They can't make out much of what the men are saying. Noctis catches maybe one word in ten, vague references to a plan, and carrying out a second stage. They're too busy sneaking to eavesdrop – an art perfected in kinder times, when all they really wanted to avoid was Ignis catching them filching cake at midnight.

They could probably make it out the other end of the alley and rejoin the crowd a block down, Noct thinks. His father will have guards mobilized by now. The safer course of action, though, is to take cover and let someone come to him. Noctis remembers drilling with Gladio for worst case scenarios.

So he rocks back on his heels, resisting Prompto's pulling fingers. He jerks a thumb toward the building they're walking past: an all-glass front, sleek and modern, with mannequins in smart spring fashions. The place is deserted right now, cleared out in the panic, probably, but it'll be easy to hole up in a back hallway and text his dad.

After a beat, Prompto nods, and Noct goes for the side door that's facing them. He's got it open all of about two inches before the alarm starts blaring, too loud in his shocked ears. It sounds like some wailing birdbeast, raucous and deadly.

Clear as day, Noctis hears one of the men say, "What the hell is that?" and then footsteps are coming closer.

Prompto shoves him through the door just as a burst of gunfire explodes behind them – staggers, gets to his feet, and hauls Noct up, too. 

"Go," he says, anxiously. "Go, go." He's urging Noct toward the back of the store, and it takes Noctis a moment to catch sight of the maintenance hallway he has in mind. Then they're both running, footfalls echoing on the tile. Behind them, the glass side of the storefront bursts open. In front of them, the gleaming mannequins in their airy floral print are riddled with bullets.

Something hits Noctis from behind, hard, and he goes down. It takes him a minute to realize that the something is Prompto, the warm weight of him pressing Noct down to the polished marble floor.

Prompto makes a soft sound, something like a whimper. Then he leans in so that his lips are almost touching the shell of Noct's ear. "Keep going."

They crawl, stomachs pressed to the floor. Behind them, the man's voice sounds like the opening to a horror movie. "C'mon boys," he says, in a slow Leiden drawl, "Don't ya'll want to come out and play?"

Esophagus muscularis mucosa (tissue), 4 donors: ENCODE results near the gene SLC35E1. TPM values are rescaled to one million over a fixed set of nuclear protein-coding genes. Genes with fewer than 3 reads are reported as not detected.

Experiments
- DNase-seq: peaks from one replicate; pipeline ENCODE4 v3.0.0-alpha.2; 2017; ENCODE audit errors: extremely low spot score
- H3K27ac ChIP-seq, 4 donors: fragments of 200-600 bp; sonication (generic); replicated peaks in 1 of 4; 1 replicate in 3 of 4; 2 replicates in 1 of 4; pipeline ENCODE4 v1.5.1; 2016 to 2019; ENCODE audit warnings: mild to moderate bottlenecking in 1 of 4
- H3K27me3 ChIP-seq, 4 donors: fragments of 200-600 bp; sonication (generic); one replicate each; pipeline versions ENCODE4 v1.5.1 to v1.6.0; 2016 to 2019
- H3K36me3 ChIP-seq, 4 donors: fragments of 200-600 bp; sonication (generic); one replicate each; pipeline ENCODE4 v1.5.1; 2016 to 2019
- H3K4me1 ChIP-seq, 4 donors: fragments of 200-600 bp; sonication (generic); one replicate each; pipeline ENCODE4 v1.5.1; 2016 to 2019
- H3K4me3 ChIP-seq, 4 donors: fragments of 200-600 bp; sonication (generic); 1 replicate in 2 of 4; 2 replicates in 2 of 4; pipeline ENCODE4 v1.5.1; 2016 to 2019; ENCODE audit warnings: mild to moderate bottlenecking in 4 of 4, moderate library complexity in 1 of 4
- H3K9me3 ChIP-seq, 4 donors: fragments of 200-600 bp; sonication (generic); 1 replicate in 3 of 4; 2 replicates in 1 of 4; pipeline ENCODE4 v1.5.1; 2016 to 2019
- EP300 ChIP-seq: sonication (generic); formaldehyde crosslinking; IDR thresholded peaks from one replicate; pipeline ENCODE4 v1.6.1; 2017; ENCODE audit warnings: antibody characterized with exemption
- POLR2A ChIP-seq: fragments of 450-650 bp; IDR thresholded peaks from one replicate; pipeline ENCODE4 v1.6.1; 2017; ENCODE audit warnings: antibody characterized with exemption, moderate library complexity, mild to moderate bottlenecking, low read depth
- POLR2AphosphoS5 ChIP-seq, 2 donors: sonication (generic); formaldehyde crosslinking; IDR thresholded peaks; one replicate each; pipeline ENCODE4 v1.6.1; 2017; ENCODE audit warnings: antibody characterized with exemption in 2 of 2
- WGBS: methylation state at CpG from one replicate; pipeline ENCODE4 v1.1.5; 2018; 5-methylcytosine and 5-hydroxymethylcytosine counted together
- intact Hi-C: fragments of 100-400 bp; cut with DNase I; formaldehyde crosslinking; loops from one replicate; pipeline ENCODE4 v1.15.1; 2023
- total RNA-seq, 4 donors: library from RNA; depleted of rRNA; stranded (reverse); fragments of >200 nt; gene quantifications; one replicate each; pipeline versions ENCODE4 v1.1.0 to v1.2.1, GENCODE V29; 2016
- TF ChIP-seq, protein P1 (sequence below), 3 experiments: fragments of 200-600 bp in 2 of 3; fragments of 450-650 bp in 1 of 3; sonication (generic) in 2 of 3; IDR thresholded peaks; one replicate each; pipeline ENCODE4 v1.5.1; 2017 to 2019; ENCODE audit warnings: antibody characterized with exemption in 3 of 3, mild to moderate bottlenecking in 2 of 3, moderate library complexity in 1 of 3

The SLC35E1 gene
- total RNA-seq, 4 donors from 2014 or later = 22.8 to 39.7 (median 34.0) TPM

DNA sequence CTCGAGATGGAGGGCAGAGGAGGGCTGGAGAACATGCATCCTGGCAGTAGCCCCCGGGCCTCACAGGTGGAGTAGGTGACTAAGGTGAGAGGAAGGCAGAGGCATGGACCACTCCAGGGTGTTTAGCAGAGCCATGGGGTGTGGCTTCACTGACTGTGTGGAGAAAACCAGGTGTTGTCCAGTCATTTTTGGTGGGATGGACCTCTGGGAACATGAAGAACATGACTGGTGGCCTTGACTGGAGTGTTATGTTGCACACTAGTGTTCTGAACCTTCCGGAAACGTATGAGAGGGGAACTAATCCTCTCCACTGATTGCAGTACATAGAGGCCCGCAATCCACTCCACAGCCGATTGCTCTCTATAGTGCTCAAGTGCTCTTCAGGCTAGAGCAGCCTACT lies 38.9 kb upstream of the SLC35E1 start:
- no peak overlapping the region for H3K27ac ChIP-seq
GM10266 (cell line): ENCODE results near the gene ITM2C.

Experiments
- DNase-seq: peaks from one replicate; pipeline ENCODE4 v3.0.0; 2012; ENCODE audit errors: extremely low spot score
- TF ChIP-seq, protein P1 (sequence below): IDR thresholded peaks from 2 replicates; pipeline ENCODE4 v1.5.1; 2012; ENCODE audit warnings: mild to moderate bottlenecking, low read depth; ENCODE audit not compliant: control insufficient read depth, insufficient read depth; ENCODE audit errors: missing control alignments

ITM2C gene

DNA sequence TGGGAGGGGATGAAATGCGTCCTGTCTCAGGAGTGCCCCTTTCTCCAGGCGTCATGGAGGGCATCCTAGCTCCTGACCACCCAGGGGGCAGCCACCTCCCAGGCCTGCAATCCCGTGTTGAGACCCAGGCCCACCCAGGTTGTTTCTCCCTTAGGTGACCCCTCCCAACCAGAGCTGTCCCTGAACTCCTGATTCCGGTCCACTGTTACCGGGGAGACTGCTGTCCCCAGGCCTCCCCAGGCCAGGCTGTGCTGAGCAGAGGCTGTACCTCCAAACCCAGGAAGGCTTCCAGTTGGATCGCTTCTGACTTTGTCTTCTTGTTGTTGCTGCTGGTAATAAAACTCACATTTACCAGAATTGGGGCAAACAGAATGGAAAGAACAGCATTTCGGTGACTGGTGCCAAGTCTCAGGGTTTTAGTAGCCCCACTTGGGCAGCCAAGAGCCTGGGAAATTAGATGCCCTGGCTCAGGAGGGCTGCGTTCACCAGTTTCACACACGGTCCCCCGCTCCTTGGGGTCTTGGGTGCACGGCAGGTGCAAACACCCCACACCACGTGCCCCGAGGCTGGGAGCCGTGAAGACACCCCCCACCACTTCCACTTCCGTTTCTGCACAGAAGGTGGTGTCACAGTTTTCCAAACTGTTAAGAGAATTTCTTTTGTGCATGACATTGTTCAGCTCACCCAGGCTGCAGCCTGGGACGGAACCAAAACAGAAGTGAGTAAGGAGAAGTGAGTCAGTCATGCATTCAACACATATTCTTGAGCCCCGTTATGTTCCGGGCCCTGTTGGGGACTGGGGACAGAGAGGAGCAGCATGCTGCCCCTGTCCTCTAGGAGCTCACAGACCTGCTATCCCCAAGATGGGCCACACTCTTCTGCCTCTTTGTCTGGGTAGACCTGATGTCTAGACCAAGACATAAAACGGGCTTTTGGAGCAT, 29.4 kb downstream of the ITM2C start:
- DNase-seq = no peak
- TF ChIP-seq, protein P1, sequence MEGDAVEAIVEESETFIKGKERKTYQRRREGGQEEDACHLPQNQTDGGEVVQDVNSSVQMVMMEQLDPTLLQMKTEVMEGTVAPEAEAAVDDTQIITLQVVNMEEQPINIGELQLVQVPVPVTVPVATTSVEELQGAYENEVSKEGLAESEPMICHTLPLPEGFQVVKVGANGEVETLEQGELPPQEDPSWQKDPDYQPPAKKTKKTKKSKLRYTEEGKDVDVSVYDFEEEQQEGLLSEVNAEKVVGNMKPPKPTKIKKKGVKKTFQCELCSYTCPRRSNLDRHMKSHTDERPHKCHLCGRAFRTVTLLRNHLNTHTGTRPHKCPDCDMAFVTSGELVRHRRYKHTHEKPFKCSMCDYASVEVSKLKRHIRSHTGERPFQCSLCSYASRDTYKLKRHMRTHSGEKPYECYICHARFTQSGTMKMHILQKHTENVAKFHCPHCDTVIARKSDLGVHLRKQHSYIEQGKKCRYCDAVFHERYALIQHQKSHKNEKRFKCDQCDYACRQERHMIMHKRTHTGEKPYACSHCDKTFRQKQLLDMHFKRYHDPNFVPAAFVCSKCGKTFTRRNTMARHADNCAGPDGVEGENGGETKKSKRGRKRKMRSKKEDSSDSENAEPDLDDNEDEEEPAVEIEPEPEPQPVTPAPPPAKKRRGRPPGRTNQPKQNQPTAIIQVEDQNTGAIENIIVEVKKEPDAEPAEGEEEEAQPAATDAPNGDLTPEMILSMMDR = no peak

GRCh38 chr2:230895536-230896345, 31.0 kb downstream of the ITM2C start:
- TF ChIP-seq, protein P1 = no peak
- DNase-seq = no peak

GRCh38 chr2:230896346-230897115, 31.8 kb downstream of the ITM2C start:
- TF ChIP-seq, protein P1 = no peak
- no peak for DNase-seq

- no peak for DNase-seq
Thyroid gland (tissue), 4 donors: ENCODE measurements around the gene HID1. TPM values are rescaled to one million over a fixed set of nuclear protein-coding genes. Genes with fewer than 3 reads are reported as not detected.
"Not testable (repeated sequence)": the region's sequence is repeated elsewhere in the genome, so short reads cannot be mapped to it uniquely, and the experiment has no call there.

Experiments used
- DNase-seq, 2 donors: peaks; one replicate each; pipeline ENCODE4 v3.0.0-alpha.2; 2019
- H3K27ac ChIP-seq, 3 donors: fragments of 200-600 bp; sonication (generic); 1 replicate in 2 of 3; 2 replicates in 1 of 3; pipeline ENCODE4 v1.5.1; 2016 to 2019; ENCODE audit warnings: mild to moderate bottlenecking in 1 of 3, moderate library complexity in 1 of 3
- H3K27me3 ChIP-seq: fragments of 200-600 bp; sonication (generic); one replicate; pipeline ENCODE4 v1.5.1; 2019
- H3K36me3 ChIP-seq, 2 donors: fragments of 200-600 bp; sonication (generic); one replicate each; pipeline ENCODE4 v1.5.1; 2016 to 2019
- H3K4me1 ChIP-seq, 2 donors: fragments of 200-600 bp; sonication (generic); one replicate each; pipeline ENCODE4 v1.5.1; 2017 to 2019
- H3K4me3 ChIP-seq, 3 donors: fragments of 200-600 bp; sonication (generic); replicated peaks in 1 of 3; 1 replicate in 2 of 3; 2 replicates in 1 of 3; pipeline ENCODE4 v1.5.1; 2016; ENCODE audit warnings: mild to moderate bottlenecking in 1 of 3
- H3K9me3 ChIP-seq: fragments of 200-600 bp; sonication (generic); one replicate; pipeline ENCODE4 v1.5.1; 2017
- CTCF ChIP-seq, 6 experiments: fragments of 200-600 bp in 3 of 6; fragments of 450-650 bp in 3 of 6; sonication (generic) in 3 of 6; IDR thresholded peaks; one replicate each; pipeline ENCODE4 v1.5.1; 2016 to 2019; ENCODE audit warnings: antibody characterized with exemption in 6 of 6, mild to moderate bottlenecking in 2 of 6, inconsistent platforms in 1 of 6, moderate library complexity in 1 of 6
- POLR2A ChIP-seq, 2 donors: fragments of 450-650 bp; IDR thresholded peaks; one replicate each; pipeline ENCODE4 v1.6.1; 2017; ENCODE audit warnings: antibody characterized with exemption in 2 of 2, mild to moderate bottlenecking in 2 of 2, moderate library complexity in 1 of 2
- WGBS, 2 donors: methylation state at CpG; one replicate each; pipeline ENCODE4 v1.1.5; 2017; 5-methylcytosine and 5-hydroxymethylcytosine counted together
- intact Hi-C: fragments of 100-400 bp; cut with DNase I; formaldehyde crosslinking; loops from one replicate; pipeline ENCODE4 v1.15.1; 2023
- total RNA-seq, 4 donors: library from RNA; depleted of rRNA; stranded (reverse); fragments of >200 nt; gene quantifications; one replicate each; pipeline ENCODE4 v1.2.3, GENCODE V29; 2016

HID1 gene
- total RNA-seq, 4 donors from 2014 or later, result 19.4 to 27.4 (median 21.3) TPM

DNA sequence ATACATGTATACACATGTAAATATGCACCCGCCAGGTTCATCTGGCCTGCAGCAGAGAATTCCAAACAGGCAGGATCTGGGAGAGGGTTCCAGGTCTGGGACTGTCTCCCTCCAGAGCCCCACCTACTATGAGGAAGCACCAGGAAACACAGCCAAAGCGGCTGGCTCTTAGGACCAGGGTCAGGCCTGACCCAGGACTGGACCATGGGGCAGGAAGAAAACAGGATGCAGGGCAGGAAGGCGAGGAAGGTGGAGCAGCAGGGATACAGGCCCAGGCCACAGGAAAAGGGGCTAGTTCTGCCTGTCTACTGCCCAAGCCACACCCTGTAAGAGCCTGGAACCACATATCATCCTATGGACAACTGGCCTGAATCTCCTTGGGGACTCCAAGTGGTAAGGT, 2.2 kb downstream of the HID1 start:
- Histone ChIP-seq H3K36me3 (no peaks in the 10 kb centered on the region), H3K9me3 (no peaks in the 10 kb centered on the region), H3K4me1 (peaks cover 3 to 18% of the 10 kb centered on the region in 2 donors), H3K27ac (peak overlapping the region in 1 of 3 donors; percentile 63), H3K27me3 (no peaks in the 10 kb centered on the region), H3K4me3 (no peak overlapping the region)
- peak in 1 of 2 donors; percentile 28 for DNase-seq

Noctis kind of does, actually. He wonders what the man would think if he warped halfway across the floor and sheathed his engine blade in the bastard's skull. But whatever kind of gun he has, it fires a lot faster than the ones stored in the Lucian armory. Nif-make, maybe. He's not sure he could get there and take the man down before getting a chest full of bullets for his trouble. That's not even considering the fact that he doesn't know how many more guys there are out front waiting, also armed.

So they keep going, under tables, behind displays for frilly socks and business-glossy footwear. They keep going until the edge of the hallway, where the displays – and their cover – give out.

They lie there, frozen, for an endless moment. Noctis glances over to see that Prompto's fumbling with the gun he picked up earlier – pulls back the hammer with his clumsy, injured hand.

"Get ready," he mouths.

Noctis doesn't even know how he's sighting, for half an instant. Then he catches a glimpse of the man's legs, from the knee down, in the angled mirror beside the shoe display. Prompto squints one eye shut. He pulls the trigger.

There's a bellow of pain, and in the reflection, the man's kneecap explodes in a shower of red.

As one, the pair of them scramble to their feet. As one, they bolt into the closet marked "Maintenance" and slam the door closed behind them.

From outside, there's a burst of more gunfire, loud and close. "You pricks," the man calls, voice shrill and hysterical with pain. "I'll fucking end you! You hear me?"

Prompto's breathing is too fast beside him, practically hyperventilating. He's already yanking at the metal shelving lined up in the corner.

"Help me," he hisses, and Noct gets up to help him.

The shelf doesn't budge – just sits there, completely immobile, like some monument to futility. They scrabble at it, helplessly, for a long moment. Noctis has time to think that he shouldn't have shirked Gladio's excruciating arm weight regimen so many times. 

Then Prompto gets down on the floor and braces his back against the wall. He shoves with his legs, and the shelf goes down in a crash, blocking the door, spilling metal repair parts everywhere.

"One more," Prompto pants, and they move to the next one – strain and struggle and wrestle it down beside the first. 

They're heavy shelves, Noct thinks, a little desperately. Sturdy. There's no way anyone's getting in here.

Outside, the cursing has died down. There's conversation, half calm, half hysterical, too far away to hear.

Then silence follows, a long, thick minute of it. The doorknob turns, practically slow-motion, and the door eases in – stops abruptly, when it hits the shelves. It closes, then opens again. The shelves don't so much as shift.

Prompto's mangled hand paws ineffectually at Noct's arm – manages to find a grip and pull him down, so that the both of them are crouching behind the metal shelving.

"Son of a bitch," says the man outside, and the world explodes into gunfire.